United States. Despite a history of technical prowess that allowed it
    to crack secret codes of dozens of nations, the NSA is falling behind
    America's adversaries, experts say. The NSA "is far more . . .
    resistant to change than most" agencies because of internal power
    struggles, said Stewart Baker, the NSA's general counsel from 1992 to
    Now the agency says it is spending billions of dollars to update aging
    computer networks and cryptographic tools. But experts say the NSA's
    sheer bulk and bureaucracy raise questions about its ability to keep
    up with technology's breakneck pace.
    For three days last year the NSA's entire computer system went down
    because of antiquated, overloaded software linking its vast array of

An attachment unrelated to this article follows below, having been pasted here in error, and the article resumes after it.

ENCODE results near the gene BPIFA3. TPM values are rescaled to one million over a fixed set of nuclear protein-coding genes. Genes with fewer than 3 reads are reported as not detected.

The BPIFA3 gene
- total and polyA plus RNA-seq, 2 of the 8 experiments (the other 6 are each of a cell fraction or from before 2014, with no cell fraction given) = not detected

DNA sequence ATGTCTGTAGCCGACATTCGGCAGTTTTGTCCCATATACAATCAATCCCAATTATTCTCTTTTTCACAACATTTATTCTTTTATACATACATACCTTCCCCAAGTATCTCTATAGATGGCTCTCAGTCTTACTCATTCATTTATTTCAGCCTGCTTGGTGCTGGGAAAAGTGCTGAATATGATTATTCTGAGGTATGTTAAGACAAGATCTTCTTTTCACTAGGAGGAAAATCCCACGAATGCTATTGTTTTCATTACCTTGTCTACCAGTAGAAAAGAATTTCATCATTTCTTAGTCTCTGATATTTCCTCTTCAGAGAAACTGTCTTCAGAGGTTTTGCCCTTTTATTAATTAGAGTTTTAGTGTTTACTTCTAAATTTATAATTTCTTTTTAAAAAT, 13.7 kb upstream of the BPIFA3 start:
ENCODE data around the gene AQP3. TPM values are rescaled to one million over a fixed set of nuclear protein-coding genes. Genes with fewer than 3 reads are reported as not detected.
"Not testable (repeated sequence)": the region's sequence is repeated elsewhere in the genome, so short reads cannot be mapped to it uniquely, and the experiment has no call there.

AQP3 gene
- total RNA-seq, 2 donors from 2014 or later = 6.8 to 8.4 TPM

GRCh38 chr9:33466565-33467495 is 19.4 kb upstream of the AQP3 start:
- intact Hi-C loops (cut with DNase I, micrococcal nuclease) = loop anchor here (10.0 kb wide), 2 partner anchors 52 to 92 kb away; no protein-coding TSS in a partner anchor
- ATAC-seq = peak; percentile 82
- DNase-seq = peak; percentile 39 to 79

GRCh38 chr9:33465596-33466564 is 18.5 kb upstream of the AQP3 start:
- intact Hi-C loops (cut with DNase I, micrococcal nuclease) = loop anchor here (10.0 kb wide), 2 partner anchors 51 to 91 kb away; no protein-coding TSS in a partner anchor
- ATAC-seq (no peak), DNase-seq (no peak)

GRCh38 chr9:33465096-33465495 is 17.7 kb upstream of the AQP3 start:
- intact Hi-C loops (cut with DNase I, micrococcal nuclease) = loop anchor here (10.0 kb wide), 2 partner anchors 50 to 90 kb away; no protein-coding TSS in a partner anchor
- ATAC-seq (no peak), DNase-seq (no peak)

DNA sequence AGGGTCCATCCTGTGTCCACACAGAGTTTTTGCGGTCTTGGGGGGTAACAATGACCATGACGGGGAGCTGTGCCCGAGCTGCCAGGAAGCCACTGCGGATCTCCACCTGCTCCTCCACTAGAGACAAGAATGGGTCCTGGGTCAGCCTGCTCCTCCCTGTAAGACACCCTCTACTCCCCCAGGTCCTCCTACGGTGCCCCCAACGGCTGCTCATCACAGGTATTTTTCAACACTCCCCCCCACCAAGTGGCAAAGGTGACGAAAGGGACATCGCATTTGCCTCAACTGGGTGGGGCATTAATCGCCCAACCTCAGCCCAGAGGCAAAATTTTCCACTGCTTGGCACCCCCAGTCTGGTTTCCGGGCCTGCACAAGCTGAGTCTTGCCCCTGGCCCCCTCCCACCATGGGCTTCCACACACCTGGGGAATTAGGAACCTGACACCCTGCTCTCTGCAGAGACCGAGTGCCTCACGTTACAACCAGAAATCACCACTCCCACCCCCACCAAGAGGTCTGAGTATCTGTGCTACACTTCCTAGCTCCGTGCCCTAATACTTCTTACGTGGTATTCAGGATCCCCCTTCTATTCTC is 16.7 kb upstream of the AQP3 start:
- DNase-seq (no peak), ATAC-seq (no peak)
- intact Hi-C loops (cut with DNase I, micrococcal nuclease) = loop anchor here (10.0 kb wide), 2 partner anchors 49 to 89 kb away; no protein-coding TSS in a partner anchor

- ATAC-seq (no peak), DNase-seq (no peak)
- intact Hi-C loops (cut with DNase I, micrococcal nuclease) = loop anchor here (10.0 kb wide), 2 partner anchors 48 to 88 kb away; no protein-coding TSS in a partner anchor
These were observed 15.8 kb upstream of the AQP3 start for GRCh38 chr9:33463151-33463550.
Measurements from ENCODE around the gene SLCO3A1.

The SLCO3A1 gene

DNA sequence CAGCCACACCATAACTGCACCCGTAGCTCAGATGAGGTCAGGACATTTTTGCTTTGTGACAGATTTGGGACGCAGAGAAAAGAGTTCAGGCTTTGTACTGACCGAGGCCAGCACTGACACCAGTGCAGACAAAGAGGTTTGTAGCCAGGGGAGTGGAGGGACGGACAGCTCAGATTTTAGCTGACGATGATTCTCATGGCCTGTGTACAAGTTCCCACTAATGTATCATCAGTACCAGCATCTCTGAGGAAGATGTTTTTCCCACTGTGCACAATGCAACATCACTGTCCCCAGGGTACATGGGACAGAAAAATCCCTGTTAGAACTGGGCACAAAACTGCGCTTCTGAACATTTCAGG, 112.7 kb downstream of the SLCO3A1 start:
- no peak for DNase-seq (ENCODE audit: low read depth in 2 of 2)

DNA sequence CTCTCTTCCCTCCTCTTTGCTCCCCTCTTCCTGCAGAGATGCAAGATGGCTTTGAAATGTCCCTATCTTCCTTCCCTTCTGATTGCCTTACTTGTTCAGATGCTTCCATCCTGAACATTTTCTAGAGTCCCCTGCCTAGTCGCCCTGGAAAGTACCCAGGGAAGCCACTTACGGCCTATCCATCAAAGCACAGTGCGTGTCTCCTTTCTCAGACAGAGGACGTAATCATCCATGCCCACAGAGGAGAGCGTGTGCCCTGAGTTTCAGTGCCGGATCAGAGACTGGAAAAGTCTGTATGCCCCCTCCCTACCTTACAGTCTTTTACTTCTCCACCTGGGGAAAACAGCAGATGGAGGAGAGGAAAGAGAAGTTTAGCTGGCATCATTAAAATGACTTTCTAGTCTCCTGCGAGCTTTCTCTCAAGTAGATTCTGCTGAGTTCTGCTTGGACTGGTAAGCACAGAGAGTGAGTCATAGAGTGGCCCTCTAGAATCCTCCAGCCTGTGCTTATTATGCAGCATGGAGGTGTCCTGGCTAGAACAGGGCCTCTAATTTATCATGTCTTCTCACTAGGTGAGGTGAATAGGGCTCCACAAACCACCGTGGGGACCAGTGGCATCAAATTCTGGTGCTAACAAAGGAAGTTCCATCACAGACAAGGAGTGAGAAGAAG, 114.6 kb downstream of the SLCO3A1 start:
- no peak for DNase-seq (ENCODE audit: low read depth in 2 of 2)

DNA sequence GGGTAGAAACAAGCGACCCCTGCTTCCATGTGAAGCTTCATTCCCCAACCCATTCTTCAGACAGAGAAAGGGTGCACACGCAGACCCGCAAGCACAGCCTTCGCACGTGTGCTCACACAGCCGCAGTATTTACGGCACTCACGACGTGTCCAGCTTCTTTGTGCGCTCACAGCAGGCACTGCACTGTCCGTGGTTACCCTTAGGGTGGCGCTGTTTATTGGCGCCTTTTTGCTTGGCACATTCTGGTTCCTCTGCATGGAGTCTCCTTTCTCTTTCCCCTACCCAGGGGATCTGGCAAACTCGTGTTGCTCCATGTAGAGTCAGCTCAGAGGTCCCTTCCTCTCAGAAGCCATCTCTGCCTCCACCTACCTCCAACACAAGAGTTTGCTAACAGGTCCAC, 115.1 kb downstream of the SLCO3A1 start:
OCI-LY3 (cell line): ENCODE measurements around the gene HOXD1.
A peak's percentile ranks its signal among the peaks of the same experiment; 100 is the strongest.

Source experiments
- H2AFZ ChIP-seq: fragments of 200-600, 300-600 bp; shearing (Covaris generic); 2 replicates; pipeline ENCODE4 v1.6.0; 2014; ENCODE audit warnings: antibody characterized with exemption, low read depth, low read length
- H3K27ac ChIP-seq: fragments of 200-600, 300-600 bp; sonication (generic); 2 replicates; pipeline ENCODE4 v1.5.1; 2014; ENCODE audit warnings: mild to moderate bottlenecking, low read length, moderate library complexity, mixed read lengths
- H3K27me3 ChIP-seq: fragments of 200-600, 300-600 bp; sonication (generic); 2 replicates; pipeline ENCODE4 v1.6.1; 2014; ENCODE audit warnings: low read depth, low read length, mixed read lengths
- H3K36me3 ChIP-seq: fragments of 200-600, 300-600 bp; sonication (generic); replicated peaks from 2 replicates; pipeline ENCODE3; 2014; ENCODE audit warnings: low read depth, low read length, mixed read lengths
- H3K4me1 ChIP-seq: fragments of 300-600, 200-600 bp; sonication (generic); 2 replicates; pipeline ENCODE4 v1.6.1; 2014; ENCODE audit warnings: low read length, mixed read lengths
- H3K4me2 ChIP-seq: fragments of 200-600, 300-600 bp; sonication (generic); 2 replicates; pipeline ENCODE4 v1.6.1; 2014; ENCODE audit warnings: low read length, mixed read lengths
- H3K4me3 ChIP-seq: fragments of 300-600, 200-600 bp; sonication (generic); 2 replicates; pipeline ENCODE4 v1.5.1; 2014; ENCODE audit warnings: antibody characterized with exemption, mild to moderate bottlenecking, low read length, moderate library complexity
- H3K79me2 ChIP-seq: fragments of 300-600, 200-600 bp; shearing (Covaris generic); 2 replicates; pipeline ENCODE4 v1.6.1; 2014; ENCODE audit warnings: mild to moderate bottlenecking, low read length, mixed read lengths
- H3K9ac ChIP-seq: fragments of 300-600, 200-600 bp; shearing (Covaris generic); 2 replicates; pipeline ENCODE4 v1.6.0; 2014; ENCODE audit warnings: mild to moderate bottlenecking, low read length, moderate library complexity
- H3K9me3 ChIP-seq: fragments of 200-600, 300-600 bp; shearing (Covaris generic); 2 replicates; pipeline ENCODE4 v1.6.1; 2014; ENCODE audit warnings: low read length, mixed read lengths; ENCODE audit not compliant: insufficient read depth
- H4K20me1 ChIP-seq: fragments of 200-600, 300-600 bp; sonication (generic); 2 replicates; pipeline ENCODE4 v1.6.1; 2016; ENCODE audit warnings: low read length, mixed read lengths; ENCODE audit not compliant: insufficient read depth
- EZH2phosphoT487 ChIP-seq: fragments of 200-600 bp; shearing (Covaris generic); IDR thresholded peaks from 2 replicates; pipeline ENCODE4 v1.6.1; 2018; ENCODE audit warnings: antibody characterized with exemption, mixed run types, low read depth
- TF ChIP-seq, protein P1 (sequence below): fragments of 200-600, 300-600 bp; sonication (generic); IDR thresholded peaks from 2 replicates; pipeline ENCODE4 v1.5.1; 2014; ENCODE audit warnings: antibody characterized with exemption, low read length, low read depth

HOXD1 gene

computers, listening devices and satellites. Lt. Gen. Michael Hayden,
    NSA's director, said the agency went "brain dead." Fortunately for
    national security, the NSA kept the shutdown secret until the networks
    were up and running again.
    Another problem is that lifetime employment at the agency and
    relatively low pay discourage technologically savvy workers from
    joining, Baker said. The NSA's budget has also been slashed--perhaps
    by one-third--over the past decade. Managers have responded by
    attempting to preserve existing jobs, which led to hiring freezes and
    delays in purchasing new equipment. "Their budgets have tended to
    preserve people over research and technology," Baker said.